Multi-Level Marketing: If It Sounds Too Good to Be True, It Probably Is

By Kassidy Kelly 
Business Fashion Writer 

It is not uncommon for young girls with a decent following on Instagram to receive direct messages from strangers hoping to interest you in joining their business. In exchange, you become a “boss babe.” Often, these messages on various social media platforms do not even disclose the name of the business. These little indications are one of the many red flags multi-level marketing companies use that all social media users should be aware of.

Multi-level marketing (MLM) is when a company is built around the use of brand representatives to sell products or services to consumers through network marketing. Where consumers would usually purchase goods online or at a physical storefront, MLMs uses these independent representatives to buy up inventory and sell the product to people through social media. However, in MLM, success is not just measured by sales, but mainly by how many people a representative can recruit to become a brand rep. These representatives are usually categorized into teams according to the region and report to their “upline,” or the head recruiters. The head reporters position titles can also be “coach” or “sponsor.” As the “downline” expands through recruitment, the upline gets richer since they are earning a percentage of their recruits’ sales. The more reps one recruit, the more they get paid.

(Photo courtesy of
(Photo courtesy of

This organizational pattern resembles much of a pyramid, where the term pyramid-scheme comes into play. Pyramid schemes are illegal in the United States because they sell an idea; no real, tangible product is ever sold in a pyramid scheme. MLMs, though historically are investigated for fraudulent ventures, can remain running in the United States since real products or services are being purchased. Nonetheless, the company still runs on the same recruitment practices of long-debunked Ponzi schemes.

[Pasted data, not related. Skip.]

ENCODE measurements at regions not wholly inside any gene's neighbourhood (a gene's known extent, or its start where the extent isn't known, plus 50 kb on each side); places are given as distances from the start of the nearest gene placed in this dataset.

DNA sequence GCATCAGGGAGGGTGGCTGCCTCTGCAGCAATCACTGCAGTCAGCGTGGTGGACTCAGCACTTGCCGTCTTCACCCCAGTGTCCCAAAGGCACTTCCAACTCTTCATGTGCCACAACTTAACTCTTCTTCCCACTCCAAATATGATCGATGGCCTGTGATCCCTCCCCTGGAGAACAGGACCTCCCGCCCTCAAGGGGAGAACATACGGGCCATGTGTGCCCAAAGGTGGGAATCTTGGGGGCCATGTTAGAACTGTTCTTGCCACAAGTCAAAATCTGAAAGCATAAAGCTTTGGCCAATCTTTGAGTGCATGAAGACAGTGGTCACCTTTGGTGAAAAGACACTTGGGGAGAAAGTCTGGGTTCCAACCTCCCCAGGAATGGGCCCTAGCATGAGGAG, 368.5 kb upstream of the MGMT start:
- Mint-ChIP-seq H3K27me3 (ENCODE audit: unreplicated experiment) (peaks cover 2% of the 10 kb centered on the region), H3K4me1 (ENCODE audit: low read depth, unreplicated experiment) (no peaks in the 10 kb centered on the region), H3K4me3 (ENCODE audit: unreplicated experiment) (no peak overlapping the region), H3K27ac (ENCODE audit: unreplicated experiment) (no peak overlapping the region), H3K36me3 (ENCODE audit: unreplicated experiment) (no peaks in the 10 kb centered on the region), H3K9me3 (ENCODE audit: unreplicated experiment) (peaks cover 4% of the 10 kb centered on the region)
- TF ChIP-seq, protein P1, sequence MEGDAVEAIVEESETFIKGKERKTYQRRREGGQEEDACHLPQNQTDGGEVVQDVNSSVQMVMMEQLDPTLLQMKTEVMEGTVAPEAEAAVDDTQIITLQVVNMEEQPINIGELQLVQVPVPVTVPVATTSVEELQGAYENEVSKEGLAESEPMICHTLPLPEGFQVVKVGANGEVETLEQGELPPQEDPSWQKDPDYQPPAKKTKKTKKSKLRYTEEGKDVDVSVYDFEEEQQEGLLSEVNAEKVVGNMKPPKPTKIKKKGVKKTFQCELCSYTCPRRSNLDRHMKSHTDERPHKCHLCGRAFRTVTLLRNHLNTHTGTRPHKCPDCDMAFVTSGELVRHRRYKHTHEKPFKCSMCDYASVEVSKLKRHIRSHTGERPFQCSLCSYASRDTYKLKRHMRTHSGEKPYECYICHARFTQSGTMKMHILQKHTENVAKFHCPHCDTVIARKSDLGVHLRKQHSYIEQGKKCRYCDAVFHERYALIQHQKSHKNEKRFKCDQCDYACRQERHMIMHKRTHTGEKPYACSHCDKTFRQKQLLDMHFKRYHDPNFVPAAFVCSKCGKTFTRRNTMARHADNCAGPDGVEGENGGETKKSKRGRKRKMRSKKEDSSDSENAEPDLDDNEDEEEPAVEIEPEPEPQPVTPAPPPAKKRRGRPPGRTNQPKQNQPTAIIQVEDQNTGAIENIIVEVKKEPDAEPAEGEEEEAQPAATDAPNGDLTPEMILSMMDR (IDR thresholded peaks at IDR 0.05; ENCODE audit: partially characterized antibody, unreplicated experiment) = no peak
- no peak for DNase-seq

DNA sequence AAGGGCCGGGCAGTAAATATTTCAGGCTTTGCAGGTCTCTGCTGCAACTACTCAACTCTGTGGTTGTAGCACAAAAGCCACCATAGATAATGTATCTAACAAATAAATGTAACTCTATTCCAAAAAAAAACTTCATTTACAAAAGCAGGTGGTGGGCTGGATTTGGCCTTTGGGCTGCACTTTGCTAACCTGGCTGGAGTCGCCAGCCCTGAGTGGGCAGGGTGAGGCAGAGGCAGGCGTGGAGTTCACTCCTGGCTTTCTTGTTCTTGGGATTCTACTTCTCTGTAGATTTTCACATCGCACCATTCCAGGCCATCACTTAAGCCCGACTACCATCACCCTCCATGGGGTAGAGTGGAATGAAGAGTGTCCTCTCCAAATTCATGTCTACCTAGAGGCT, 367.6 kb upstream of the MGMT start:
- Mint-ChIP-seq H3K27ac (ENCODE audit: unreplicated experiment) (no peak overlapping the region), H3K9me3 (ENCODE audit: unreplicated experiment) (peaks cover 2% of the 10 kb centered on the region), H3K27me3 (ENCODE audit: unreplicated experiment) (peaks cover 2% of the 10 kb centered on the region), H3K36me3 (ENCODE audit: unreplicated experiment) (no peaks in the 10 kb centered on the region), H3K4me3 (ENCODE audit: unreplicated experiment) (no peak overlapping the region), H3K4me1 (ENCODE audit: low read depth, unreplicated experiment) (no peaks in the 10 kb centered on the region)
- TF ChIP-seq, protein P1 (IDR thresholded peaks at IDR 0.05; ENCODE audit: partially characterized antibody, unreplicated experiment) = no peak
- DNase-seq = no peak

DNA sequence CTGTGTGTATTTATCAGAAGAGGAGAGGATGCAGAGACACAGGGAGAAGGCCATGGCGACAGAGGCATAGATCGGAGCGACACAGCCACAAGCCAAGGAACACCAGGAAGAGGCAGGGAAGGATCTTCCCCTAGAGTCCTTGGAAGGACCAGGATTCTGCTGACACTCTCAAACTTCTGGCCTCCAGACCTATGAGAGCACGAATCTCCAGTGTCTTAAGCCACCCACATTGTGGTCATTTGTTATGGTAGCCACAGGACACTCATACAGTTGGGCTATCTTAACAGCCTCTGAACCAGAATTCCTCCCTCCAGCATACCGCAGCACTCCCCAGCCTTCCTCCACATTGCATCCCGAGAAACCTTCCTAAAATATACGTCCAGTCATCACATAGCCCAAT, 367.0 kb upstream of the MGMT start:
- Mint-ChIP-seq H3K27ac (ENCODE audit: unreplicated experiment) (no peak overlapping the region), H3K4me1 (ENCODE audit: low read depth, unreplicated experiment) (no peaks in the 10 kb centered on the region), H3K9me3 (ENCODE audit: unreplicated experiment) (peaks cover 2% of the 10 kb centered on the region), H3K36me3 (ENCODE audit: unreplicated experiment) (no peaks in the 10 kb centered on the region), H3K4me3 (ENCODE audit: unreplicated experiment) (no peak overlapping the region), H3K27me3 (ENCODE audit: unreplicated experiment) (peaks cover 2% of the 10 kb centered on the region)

The Anti-MLM Coalition published an alphabetically organized ongoing master list of every MLM business both past and present. A majority of the MLMs listed sell either women’s apparel, an array of beauty products, weight loss programs, or a combination of lifestyle products and services with outrageous success claims. These brands overwhelmingly target a female demographic, and reps are trained to play up mission statements of female empowerment disguised to further their recruitment strategies.

Instead of using a professional account, a major tool brand representative use to sell and recruit members are their personal Instagram platforms. MLMs such as Monat, Beachbody, and LuLaRoe use aggressive sales tactics on the app. These companies create long daily posts and stories about their products, begging viewers to join their team. These posts usually include the illusion of a potential lifestyle full of sisterhood, financial freedom, VIP parties, and even a chance at owning a free luxury car.

Not to say that some independent representatives have not seen success with their MLM business, but an article from the Federal Trade Commission informs interested consumers that “most people who join legitimate MLMs make little or no money,” and “some also end up deeply in debt.” If ever approached with an opportunity that requires you to make a large purchase to join, you may want to rethink the offer.


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One thought on “Multi-Level Marketing: If It Sounds Too Good to Be True, It Probably Is

  • Lauryn Buencamino

    This article was very informative! The writer did a good job of engaging the audience, as well as providing useful information. Looking forward to reading more from her!


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